How to Grow Dichelostemma?
Posted by Ben Rotteveel on

How to Grow Dichelostemma?

 

DICHELOSTEMMA PLANTING GUIDE

These hardy and easy to grow flowers don’t actually grow from bulbs but from corms; sweet-potato like tubers. They’re also called firecracker flowers, because they resemble a beautiful firework of pink and burgundy bursting into the sky. Standing out among the more classic flower bulbs, this is a bloom that won’t be overlooked.


QUICK GUIDE

  • WHEN

Plant in fall

Bloom in late spring/mid-summer


  • WHERE

Hardiness zone 5-8

Full sun 

Well-draining soil


  • WATER

Once after planting

Moderately in spring


  • WIDTH & DEPTH

4-6” apart

3” deep


Arrival

When your DutchGrown Dichelostemma corms arrive and you can’t plant them immediately, it’s important to store them correctly: unpack them right away and put them in a dry place with plenty of air circulation, where the temperature is between 40 and 70 degrees Fahrenheit.

How to Grow Dichelostemma Firecracker Flower


Garden & Container Planting

Like all flower bulbs, Dichelostemmas need a cold period to develop their roots and get ready for spring. So once you feel fall’s first chill in the air, it’s time to get planting. If you live in hardiness zone 9 or higher, the soil won’t get cold enough for the root-developing process to happen, but you might consider forcing 

Flower bulbs and corms are tough cookies that are easy to grow, but one thing they hate is getting their feet wet: a bulb or corm that is ‘bathing’ in water will rot in no time. So avoid soggy soil at all cost – this means places where you can still see puddles 5-6 hours after a rainstorm. Another thing you can do is to upgrade potentially soggy soil by adding organic material such as peat, bark or manure. When it comes to planting corms in containers, the mantra is exactly the same: drainage-drainage-drainage. Get a pot or box with at least some drainage holes at the bottom. 

Dichelostemmas need the sun to grow so make sure you plant them in a place that receives maximum sun hours.

Dichelostemmas will need to be planted deep enough that they won’t be affected by temperature variations above ground, either too warm or too cold. Unfortunately containers can’t protect bulbs as well as mother earth can, so when you live in hardiness zones 3-7 it might be better to let your containers spend the winter indoors, in a cool, dark, well-aired spot that won’t get warmer than 60 degrees Fahrenheit, like an unheated basement or garage.

The standard method for calculating the ideal depth is to dig a hole three times as deep as the bulb is high, and place the bulb at the bottom with its pointy end up. Since Dichelostemmas grow less well when they have to fight for nutrients with their fellow corms, it’s best to plant them 4-6” apart.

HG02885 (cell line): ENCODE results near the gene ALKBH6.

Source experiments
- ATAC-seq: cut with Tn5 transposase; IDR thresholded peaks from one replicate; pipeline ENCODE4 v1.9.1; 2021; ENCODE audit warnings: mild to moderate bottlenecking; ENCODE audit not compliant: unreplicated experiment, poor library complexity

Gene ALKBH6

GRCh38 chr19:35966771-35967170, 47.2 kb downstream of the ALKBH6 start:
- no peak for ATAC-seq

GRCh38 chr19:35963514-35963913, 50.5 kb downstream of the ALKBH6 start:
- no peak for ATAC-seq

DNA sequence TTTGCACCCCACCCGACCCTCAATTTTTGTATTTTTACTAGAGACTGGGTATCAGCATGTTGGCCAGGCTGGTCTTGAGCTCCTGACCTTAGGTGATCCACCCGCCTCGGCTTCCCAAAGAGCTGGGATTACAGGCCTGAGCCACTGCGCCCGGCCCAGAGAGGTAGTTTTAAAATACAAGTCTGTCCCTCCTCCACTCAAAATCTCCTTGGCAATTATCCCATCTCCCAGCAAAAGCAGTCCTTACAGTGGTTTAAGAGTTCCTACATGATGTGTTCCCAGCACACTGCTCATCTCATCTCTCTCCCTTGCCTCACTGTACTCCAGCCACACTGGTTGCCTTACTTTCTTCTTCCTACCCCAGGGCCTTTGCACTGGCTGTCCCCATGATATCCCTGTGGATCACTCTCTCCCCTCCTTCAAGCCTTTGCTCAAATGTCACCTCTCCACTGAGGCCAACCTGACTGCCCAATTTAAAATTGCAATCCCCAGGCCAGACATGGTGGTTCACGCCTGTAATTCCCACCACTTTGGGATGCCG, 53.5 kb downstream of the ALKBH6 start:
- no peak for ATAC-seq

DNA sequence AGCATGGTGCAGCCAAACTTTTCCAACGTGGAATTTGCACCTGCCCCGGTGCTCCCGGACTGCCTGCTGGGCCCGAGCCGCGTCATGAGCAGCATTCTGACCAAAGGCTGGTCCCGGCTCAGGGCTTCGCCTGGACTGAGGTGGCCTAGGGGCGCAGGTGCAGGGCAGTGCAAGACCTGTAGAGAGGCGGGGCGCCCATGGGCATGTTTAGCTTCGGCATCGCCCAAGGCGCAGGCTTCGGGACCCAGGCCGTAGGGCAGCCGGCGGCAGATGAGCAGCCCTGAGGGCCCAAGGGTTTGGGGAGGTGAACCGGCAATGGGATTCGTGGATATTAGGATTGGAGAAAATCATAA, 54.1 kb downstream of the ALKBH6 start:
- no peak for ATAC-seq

To help the bulbs and corms settle and grow roots quickly, it’s important to water them well after planting, but after that you won’t have to water them again. Now all you have to do is wait patiently for winter to do its magic underground, and spring to surprise you with the rewards of your work. 

During blooming season, you generally don’t have to water your Dichelostemmas, but you can water them when there hasn’t been any rain for 3-5 days. 

After Dichelostemmas have finished blooming, don’t cut the foliage straight away: through photosynthesis the leaves will create nutrients that the bulb will be needing for its next growing season. After a few weeks the foliage will automatically yellow and die back, and then you can remove it. Now the bulb will be going dormant, and won’t need any watering until next spring. 


How to plant Dichelostemmas in your garden:

  1. Wait until the soil is 60 degrees Fahrenheit or colder. In the North this will be in September or October, in the South in October or November.
  2. Pick a spot in your garden that has well-draining soil and gets full sun.
  3. Plant the Dichelostemma corms about 3” deep and 4-6” apart.
  4. Water well once and wait for spring
  5. After the Dichelostemmas have bloomed don’t cut off the foliage. Leave it until it’s completely withered and yellow, then remove.


How to plant Dichelostemmas in containers:

  1. Wait until it’s cold outside, with a soil temperature of 60 degrees Fahrenheit or lower. In the North this will be in September or October, in the South in October or November.
  2. Pick a spot in your garden that gets full sun.
  3. Find a well-draining container and fill it with loose soil, making sure water won’t gather and stay at the bottom.
  4. Plant the Dichelostemma corms about 3” deep and 4” apart. Since containers often have limited space, you can also experiment with placing the bulbs closer together, but make sure they never touch.  
  5. Water well once and wait for spring, or, when you live in hardiness zone 3-7, water well and bring the containers indoors, letting them spend the winter in a cool spot like an unheated garage or basement. 
  6. After the Dichelostemmas have bloomed don’t cut off the foliage. Leave it until it’s completely withered and yellow, then remove.

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